Next, at step 112, a test is performed to determine if the image data 42 has been fully scanned, that is, whether the previously-tested pixel value is the last pixel in the image data 44 (e.g., pixel value 50 77). Since other pixels have not been tested at this time, the encoding process 46 branches to step 114 where the next pixel value 50 01 (representing pixel 52 01) is selected before returning to repeat the testing at step 106.
This time through the loop, however, the pixel value 50 01 has a color of 3 which already is in the sub-palette table 42. Note that this is quickly determined by accessing the temporary table 56 with an index of 3 and obtaining a valid (e.g., non-zero) sub-palette index pointer of 1. Accordingly, the encoding process 46 skips over the color-adding steps and instead immediately branches to step 112 to determine if more pixel data is present.
As is understood from following steps 106-114 of the flow diagram of FIG. 14A with respect to the image data 44 of FIG. 3, the next color value added at step 108 to the sub-palette 42 (FIG. 6), with an index pointer of 2, is color 42 of pixel value 50 04. As before, at step 108 the temporary array 56 (FIG. 7) also stores, in reverse, the value 2 at an offset of 42. As steps 106-114 repeat, the remaining image data 44 of FIG. 3 is scanned in a like manner, and the sub-palette array 42 and the temporary array 56 are filled in as shown in FIGS. 6 and 7, respectively. Ultimately the data byte 50 77 is tested, and at step 112 the encoding process 46 continues to step 120 of FIG. 14B. As can be appreciated, there is no required order to the colors being added to the sub-palette 42, and thus distinct colors are simply added to the table 42 as found in the image data 44.
It should be noted that a sub-palette 58 as shown in FIG. 8 (which is similar to the sub-palette 42 of FIG. 6) may be generated for the 24-bit true color image data 59 of FIG. 4. Note that in FIG. 4 a transparent pixel is represented by RGB bytes equal to 255, 255, 255. However, with 24 bits per color, providing a similar temporary table would require over 16 megabytes of space. Accordingly, rather than use a temporary table, at step 106, the sub-palette 58 (FIG. 8) instead may be scanned for the presence of an already-existing color entry for a given color. Of course, step 108 does not add an entry to any temporary table in such an instance.
Regardless of the original data format, at this time an appropriate sub-palette such as the sub-palette 42 of FIG. 6 is complete, and the total number of colors in the image 32 is known from the size of the sub-palette table 42. In the present example, 15 colors (including the “transparent” color 255) are present. So that the size of the sub-palette 42 is proportional to a bit count, the sub-palette 42 may be rounded up to the next power of two, i.e., a size of 16 bytes (24) in the present example. If rounding is performed, any extra bytes are unused, e.g., as shown by the “X” in FIG. 6. In the event that the number of colors exceeds 128, the process 46 may effectively end. Of course, before ending the process can take any necessary steps to indicate to future processes or the like that the image data has not been compressed according to the present invention.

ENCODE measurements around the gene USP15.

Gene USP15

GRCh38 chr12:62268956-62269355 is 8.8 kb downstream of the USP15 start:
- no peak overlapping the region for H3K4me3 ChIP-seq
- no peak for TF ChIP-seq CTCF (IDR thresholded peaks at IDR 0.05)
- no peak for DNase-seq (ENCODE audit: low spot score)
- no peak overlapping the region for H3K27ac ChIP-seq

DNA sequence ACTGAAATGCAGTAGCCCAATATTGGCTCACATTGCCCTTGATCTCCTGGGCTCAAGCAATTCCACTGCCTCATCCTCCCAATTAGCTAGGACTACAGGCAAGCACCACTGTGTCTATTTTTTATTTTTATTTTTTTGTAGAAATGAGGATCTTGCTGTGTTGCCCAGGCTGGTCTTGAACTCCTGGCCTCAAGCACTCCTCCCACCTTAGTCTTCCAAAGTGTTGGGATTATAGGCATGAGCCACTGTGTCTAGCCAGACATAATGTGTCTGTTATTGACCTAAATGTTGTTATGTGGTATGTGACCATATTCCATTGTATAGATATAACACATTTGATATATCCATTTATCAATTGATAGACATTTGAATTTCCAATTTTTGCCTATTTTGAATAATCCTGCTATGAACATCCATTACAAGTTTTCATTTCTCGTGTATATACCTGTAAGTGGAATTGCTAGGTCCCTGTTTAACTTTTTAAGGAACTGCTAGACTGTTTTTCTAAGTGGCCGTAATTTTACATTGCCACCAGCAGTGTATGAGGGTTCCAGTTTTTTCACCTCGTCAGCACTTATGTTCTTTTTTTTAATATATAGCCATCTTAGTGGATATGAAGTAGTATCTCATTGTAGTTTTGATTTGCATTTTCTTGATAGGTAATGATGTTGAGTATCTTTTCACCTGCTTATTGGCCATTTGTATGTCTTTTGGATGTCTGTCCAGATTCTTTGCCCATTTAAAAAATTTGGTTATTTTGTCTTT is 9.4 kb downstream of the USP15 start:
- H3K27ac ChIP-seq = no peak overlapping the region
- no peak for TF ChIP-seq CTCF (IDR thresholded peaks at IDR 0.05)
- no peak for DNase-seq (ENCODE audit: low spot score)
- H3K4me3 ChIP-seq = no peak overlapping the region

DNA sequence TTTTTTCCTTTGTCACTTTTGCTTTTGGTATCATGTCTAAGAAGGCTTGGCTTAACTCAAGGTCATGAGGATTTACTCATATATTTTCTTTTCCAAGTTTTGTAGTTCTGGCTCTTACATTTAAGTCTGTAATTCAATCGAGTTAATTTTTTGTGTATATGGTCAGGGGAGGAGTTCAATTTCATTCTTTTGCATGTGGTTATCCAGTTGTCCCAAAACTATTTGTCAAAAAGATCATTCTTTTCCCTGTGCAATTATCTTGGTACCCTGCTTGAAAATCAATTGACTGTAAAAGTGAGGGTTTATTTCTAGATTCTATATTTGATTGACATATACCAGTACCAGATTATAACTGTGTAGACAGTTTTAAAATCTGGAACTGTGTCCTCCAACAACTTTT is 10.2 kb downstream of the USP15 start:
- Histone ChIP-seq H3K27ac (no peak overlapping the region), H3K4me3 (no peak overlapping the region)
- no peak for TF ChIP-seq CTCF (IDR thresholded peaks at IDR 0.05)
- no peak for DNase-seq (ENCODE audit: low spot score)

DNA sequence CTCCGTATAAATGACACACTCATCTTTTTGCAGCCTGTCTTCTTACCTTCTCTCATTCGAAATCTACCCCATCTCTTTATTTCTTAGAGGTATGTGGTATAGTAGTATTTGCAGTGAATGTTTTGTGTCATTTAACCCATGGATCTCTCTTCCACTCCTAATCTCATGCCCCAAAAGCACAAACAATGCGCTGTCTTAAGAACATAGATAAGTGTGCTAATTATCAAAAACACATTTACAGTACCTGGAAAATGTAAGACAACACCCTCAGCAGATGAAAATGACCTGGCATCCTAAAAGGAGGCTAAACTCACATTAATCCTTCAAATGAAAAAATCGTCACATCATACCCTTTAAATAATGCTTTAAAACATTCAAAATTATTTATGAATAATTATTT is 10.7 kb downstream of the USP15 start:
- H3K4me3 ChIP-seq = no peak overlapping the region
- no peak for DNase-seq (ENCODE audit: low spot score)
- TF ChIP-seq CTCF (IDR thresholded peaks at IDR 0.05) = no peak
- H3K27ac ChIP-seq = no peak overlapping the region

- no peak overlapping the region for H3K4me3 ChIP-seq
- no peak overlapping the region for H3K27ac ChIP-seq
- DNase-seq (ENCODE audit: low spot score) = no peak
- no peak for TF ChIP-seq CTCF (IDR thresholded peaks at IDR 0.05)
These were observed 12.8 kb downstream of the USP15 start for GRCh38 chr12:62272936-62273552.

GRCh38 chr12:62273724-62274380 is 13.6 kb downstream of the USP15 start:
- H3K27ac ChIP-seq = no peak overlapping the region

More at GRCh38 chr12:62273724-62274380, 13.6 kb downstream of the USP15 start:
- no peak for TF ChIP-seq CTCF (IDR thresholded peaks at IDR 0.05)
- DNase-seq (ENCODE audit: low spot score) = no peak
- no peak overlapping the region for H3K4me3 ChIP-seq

In the frequent situation where less than 128 colors are in an image, the image data 44 is re-written, as generally shown in the re-indexed image data 60 of FIG. 9, to reference the colors of the sub-palette 42 rather than the 256 colors of the main color palette 40. FIG. 14B shows how this task is performed through the use of the temporary table 56 when dealing with the 256 color image data 44 of FIG. 3.
At step 120, the data byte 50 00 representing the first pixel 52 00 is selected, and at step 122 the new sub-palette color value therefor is looked up in the temporary table 56 (FIG. 7). Alternatively, the sub-palette color value can be found at step 122 by scanning the sub-palette 42 for a match. Note that if the image data was originally represented in the 24-bit true color scheme, such scanning finds a match with the corresponding three-byte color representation in sub-palette 58 without the need for a temporary table such as the table 56. In any event, the corresponding value in the appropriate sub-palette 42 (or 56) is located and used to build an array of new image data 60 as shown in FIG. 9. Alternatively, but less preferably, the re-indexed values may directly overwrite the existing image data 44. In the present example, pixel 52 00 originally has a color of 3, which is used as an index to the temporary table 56 to find the new color of 1 in the sub-palette 42. Thus, in FIG. 9, pixel value 62 00 is set to a color of 1.
Step 126 checks to determine if all pixel values have been re-indexed in the above manner. If not, the next pixel value (50 01) is selected at step 128 and the process returns to step 122 to rewrite the re-indexed value into pixel value 62 01. Note that the steps of FIG. 14B may actually be integrated into the steps of FIG. 14A, since as a given pixel is tested for purposes of building the sub-palette 42, that pixel may be immediately re-indexed based on the sub-palette color assigned (if new) or matched (if already in the table 42) therefor. However, it is not significant how the re-indexing occurs, and it is logically convenient to describe the process as first building the sub-palette 42, and then re-indexing the image data 44 into the image data 60 using the completed sub-palette 42.
In accordance with another aspect of the invention, once the original color image data 44 (FIG. 3) has been converted to the re-indexed color image data 60 (FIG. 9) via the 15 color sub-palette 42, the re-indexed color values 62 00-62 77 are compressed according to the number of bits necessary to distinguish each color from one another. In other words, if there is a total of 1 or 2 distinct colors (including transparency), at least 1 bit is required, if 3 or 4 colors, 2 bits, and so on up to 128 colors requiring 7 bits. In the present example there are 15 colors, and thus four bits are used to distinguish the colors from one another. Step 130 (FIG. 14B) determines how many bits are used for the color value.